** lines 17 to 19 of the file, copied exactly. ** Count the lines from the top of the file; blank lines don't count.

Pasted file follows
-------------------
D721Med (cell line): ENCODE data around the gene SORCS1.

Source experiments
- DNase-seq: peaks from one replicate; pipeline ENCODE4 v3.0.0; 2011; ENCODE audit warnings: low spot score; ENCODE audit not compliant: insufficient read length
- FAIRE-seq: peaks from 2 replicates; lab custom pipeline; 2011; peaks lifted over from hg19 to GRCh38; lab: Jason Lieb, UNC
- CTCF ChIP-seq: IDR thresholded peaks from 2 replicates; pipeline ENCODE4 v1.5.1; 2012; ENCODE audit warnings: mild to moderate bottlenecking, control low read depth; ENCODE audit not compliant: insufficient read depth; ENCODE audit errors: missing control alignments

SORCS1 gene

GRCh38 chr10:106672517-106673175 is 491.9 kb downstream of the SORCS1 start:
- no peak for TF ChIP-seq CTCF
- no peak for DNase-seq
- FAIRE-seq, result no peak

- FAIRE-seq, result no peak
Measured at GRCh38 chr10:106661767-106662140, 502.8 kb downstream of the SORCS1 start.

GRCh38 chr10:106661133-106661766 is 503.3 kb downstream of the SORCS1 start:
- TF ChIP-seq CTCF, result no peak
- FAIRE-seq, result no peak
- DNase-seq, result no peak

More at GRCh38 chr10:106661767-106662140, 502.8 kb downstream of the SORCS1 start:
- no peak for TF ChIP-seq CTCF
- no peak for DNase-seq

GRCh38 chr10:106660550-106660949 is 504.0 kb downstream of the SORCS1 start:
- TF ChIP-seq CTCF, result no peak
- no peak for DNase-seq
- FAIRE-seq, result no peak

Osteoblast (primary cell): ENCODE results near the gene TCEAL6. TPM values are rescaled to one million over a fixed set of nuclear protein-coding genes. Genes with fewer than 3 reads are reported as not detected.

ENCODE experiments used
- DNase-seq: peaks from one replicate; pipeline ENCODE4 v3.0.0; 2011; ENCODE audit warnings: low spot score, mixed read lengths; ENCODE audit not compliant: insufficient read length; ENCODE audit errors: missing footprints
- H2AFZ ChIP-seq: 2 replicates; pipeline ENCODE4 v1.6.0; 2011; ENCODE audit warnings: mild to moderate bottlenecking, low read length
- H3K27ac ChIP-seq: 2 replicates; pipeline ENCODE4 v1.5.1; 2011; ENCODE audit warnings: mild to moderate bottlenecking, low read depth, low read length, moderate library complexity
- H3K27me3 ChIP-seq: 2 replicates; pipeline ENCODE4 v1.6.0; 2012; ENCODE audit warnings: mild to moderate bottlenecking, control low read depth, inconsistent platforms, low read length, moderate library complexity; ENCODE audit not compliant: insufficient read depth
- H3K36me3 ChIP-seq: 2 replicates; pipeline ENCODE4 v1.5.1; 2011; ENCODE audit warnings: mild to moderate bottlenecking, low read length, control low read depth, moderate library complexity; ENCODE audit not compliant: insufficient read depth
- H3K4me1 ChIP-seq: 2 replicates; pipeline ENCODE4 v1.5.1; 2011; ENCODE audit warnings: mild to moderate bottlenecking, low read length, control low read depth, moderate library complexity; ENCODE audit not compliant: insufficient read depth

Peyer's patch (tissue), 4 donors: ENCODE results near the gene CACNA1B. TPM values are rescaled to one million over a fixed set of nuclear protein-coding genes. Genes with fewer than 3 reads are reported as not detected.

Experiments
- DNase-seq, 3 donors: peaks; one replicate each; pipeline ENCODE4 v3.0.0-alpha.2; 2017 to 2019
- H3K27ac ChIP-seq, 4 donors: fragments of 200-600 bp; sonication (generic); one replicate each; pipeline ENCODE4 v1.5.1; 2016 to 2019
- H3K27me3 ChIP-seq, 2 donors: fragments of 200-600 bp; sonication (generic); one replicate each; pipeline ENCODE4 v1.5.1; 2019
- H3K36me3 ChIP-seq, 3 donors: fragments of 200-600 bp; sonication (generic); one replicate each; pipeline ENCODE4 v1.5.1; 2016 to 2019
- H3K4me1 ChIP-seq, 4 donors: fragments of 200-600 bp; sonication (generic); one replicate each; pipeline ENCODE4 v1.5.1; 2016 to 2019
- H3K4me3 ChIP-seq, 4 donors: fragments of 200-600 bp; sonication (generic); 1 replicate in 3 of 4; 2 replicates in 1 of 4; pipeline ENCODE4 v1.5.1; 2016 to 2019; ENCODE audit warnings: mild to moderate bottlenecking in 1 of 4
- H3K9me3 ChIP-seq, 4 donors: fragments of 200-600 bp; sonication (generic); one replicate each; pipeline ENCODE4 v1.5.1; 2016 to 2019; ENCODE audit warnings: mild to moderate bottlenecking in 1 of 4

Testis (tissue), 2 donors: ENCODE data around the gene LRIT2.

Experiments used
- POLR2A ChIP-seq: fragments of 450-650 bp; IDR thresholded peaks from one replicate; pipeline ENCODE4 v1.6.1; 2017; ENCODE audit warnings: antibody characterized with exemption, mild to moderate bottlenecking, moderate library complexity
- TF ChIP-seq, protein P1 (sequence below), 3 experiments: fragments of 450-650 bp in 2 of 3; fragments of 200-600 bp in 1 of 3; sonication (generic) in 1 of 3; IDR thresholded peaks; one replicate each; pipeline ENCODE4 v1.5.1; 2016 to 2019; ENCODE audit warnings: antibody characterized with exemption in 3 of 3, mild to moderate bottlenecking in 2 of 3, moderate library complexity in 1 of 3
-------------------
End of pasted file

More at GRCh38 chr10:106661767-106662140, 502.8 kb downstream of the SORCS1 start:
- no peak for TF ChIP-seq CTCF
- no peak for DNase-seq